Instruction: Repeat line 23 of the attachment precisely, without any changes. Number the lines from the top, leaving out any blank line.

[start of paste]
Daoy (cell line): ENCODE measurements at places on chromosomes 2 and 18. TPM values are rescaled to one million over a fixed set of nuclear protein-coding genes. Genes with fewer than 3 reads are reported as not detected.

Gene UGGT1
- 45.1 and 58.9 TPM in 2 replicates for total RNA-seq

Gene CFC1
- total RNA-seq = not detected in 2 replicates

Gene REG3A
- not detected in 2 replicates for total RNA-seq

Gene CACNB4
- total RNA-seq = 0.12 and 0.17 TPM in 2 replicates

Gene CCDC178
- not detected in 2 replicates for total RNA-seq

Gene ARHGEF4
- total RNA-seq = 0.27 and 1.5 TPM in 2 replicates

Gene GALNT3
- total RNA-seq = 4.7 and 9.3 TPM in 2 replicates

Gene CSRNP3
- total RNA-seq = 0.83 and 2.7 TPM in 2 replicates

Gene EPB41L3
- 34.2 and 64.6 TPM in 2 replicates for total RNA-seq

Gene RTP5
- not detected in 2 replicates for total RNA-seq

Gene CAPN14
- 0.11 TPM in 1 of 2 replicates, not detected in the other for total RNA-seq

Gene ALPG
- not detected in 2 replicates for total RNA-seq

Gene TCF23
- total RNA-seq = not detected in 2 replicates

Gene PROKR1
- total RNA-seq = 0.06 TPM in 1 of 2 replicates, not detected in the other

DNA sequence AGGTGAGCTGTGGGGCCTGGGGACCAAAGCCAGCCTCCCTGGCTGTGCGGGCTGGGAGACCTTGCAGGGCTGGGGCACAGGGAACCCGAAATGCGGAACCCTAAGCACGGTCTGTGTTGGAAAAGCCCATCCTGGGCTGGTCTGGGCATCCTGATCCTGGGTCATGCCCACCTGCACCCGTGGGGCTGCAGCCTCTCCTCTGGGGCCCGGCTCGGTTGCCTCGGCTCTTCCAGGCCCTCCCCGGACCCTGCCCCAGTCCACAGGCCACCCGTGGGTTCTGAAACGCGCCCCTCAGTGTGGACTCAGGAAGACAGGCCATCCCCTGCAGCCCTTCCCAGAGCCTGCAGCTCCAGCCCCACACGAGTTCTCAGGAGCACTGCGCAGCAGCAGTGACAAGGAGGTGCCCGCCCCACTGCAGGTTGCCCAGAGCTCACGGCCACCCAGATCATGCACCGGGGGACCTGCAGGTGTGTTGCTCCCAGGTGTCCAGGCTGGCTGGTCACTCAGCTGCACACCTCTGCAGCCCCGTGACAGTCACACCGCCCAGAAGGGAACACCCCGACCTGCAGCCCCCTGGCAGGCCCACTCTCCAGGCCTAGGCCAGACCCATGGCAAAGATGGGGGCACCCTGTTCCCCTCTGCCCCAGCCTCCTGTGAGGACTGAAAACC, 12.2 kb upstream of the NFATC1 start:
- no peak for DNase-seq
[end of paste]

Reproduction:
- 0.11 TPM in 1 of 2 replicates, not detected in the other for total RNA-seq